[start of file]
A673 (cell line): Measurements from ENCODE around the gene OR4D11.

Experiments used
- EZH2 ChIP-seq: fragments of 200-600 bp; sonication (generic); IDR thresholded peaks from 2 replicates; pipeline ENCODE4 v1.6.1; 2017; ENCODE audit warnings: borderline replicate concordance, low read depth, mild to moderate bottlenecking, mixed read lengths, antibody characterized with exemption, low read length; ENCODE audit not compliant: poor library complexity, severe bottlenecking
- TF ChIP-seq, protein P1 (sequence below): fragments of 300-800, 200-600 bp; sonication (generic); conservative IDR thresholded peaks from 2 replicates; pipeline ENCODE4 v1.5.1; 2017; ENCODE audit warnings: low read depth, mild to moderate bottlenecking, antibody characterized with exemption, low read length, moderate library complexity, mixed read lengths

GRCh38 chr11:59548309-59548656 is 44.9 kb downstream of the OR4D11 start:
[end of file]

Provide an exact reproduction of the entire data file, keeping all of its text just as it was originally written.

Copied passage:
A673 (cell line): Measurements from ENCODE around the gene OR4D11.

Experiments used
- EZH2 ChIP-seq: fragments of 200-600 bp; sonication (generic); IDR thresholded peaks from 2 replicates; pipeline ENCODE4 v1.6.1; 2017; ENCODE audit warnings: borderline replicate concordance, low read depth, mild to moderate bottlenecking, mixed read lengths, antibody characterized with exemption, low read length; ENCODE audit not compliant: poor library complexity, severe bottlenecking
- TF ChIP-seq, protein P1 (sequence below): fragments of 300-800, 200-600 bp; sonication (generic); conservative IDR thresholded peaks from 2 replicates; pipeline ENCODE4 v1.5.1; 2017; ENCODE audit warnings: low read depth, mild to moderate bottlenecking, antibody characterized with exemption, low read length, moderate library complexity, mixed read lengths

GRCh38 chr11:59548309-59548656 is 44.9 kb downstream of the OR4D11 start: